TUDelft: A green machine

As the cities around the world gear up to celebrate the 44th Earth Dayon April 22, 2014, we asked around about TU Delft’s green projects. Here is a look at some of the interesting energy saving initiatives – some already underway and others in the pipeline with a 2020 deadline

Let’s start with the most basic energy saving tricks. You’ve probably noticed that central heating is turned down during weekends. In recent years, intelligent lighting concepts have also been introduced at some faculties, including Aerospace Engineering and 3mE. “But, a campus wide roll-out is part of the 2020 program,” says Chris Hellinga, Scientific Consultant, Delft Energy Initiative.. This includes switching to LED lighting and better concepts for ‘only lighting when necessary’. TU’s success stories thus far include the main building of AE, which saved 55% primary energy since 2006 – primarily due to more efficient lightening and better climate control.

The Delft Energy Initiative has been working closely with the Facility Management and Real Estate department to make the campus more sustainable. Making energy consumption transparent, they launched the TU Delft Energy Monitor– a website that details the energy use of every building on campus. Together with scientists from the CiTG faculty the introduction of a geothermal source (2 kilometres in depth) has been prepared for heating a part of campus, thus reducing natural gas demand substantially. “We hope that the source can be operational early 2017 and in the long term deliver 50% of our heating requirements,” Hellinga adds.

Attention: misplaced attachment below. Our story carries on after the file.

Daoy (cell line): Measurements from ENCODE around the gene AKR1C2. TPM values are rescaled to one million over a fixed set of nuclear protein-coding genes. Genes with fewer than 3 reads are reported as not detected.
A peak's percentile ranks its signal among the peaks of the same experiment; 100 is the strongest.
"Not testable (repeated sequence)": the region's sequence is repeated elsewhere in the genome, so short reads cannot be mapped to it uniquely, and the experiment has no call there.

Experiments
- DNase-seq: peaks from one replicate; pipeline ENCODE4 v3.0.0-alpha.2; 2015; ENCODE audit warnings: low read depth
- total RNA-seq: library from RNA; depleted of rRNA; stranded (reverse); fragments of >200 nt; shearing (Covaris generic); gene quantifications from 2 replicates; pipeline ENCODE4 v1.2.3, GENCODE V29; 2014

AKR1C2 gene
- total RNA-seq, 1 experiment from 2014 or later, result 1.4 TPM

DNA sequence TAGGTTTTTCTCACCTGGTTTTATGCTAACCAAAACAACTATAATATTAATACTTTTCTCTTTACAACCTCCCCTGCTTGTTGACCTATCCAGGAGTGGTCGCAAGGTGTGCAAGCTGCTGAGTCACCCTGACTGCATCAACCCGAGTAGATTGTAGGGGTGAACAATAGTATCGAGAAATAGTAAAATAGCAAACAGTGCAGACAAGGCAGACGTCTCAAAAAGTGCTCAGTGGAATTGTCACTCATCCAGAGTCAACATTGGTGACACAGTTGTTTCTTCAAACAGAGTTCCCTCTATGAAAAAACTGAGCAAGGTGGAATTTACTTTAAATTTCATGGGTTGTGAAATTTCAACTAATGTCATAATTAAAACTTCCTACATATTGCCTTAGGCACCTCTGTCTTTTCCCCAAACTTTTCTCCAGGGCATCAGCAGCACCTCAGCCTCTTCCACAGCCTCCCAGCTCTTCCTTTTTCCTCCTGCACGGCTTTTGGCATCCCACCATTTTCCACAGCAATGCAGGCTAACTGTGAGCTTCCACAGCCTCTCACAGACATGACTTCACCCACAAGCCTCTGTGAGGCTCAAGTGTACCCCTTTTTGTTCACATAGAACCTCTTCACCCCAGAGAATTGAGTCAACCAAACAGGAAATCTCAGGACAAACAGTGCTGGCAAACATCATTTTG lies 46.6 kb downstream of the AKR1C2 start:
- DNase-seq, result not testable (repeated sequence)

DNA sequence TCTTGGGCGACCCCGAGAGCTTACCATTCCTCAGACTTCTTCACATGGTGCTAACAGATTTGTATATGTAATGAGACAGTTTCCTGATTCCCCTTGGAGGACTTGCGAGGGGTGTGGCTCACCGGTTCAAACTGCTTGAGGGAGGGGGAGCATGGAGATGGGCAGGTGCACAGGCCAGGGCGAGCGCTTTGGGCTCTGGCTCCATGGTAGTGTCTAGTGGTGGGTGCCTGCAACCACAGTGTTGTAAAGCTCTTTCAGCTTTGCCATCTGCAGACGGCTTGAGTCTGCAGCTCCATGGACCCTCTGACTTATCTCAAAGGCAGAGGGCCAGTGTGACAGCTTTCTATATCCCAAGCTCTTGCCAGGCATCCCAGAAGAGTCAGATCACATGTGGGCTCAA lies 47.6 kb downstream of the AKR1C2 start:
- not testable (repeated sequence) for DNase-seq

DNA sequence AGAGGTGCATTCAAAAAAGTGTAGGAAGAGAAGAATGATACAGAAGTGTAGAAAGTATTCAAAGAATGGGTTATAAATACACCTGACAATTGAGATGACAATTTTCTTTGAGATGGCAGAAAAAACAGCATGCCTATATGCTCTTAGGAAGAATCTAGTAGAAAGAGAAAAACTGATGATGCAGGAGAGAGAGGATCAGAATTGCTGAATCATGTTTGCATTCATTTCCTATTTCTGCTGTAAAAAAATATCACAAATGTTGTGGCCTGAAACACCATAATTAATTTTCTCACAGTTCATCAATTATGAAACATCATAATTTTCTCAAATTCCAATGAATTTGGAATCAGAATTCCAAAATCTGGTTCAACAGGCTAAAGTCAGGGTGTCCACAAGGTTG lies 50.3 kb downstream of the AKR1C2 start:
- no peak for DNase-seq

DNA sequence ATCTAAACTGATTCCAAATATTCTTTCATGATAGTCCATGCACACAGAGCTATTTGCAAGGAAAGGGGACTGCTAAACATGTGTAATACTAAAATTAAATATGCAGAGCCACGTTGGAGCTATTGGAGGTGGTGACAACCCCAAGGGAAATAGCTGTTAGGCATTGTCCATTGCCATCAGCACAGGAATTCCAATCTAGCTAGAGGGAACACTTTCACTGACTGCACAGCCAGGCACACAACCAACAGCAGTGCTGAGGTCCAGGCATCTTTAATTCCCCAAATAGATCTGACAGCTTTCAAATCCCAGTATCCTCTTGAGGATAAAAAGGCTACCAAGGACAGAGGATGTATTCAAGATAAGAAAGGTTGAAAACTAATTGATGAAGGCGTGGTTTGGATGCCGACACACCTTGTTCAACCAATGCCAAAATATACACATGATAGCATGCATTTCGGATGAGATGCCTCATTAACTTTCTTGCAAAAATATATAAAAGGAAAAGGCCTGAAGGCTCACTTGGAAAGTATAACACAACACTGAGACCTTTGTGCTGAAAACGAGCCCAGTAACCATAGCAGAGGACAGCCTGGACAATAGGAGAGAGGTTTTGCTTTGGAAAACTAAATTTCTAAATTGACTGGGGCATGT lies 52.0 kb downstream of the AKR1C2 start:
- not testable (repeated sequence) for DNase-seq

Meanwhile, work is underway for the installation of solar panels on campus. In 2014, a new central CHP installation has been put in place to deliver 25% of the total electricity demand and 25% of the central heating demand in an energy efficient way.

The goals for 2020 include 25% reduction of electricity use, a CO2 emission reduction of 50%, 30% savings on primary energy use and 25% sustainable energy generation on our campus in 2020. “Note that our university consumes as much energy as 20,000 households. The process is now being organised, and we will certainly need students for various sub-projects,” says Hellinga.

Other campus initiatives include the Delft Energy Club, the Smart Campusinitiative for sustainable development and the Green Village Project.An intelligent street lighting system designed by a TU student is also being tested on campus. It is said to use 80% less electricity and is easier to maintain. TU Delft if also involved in the EU pathfinder project Sustainable Campus, Launching Customer (SCLC)that, according to, “aims to bridge the societal demand for climate innovation and the scientific knowledge supply from a network of nine European university campuses.”

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